Liriano has battled some declining velocity over the past five seasons, and this year his fastball is down to just 91.8 MPH. While he has still had some success with lowered velocity, hitters are starting to really square him up better this year – good enough for a 36.7% hard contact rates, up from his career 26.9%. His pitches are still moving the same laterally and vertically, just slower. Swing rates are also down, from a career 44.2% to just 40.1% now. Hitters are seeing his pitches better as they’re moving slower, allowing for better contact against.

Even though we can put some blame on Liriano for his inflated ERA, he’s still such a similar pitcher to his more dominant self that he’s going to have to rebound back. Control issues and velocity decline are a little unsettling (especially since he’s had Tommy John surgery before), but he’s pitched through these struggles before. He’s an attractive buy low candidate, but please don’t flood my inbox with hate if he doesn’t return to gem status; there’s still risk here.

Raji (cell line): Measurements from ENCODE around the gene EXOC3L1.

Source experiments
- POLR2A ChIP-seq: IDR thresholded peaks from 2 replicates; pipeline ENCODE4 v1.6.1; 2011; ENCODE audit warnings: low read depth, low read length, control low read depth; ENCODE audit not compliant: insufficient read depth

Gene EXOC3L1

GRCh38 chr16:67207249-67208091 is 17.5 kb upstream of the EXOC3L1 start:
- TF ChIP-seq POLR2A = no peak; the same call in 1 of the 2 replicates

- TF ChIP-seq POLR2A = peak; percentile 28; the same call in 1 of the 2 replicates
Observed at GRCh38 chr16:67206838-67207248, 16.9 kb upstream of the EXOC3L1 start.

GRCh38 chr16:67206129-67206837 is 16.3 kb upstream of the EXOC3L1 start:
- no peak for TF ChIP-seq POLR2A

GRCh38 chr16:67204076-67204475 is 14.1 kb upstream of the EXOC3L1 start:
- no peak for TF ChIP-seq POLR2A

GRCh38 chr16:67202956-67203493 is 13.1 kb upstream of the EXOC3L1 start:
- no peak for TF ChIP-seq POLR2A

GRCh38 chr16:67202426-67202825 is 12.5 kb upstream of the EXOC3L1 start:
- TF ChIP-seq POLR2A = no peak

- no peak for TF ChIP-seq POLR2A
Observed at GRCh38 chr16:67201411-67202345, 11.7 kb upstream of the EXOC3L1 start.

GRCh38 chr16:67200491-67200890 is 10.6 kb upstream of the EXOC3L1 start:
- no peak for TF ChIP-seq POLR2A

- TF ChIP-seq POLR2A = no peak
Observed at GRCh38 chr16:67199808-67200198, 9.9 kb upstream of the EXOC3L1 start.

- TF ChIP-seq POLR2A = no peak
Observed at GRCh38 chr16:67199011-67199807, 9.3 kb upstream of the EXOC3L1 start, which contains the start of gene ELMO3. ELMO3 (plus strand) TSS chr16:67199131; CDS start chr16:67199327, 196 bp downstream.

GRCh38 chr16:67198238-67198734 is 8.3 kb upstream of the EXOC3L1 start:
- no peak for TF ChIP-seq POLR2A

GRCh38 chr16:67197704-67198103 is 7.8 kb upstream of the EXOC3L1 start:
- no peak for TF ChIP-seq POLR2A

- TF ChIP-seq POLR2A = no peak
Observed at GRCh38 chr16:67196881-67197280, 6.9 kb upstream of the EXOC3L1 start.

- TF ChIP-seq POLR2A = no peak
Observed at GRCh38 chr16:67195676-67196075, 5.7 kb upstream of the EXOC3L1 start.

Tampa Bay Rays LogoChris Archer

Different than the rest of the guys on the list in that Archer isn’t battling any age or previous issues here, but instead he was expected to take a step forward this year into the games elite. After posting a 29.0% strikeout rate in an electrifying 2015 campaign, the wheels have fallen off for Archer who is dealing with a ballooned 4.61 ERA and 4.44 FIP. Both his strikeout rate and walk rate have worsened, but still with a 27.2% strikeout rate and 9.6% walk rate, he should still be performing at a high level.

Looking into this, it seems more like he’s a victim of luck than anything else. His HR/FB ratio is an insane 20.5%. We know that pitchers have almost no control over this, and it will almost always regress to 10% – to be double what we expect is absurd. Similar with his .317 BABIP which took a pretty decent jump from career average of .289.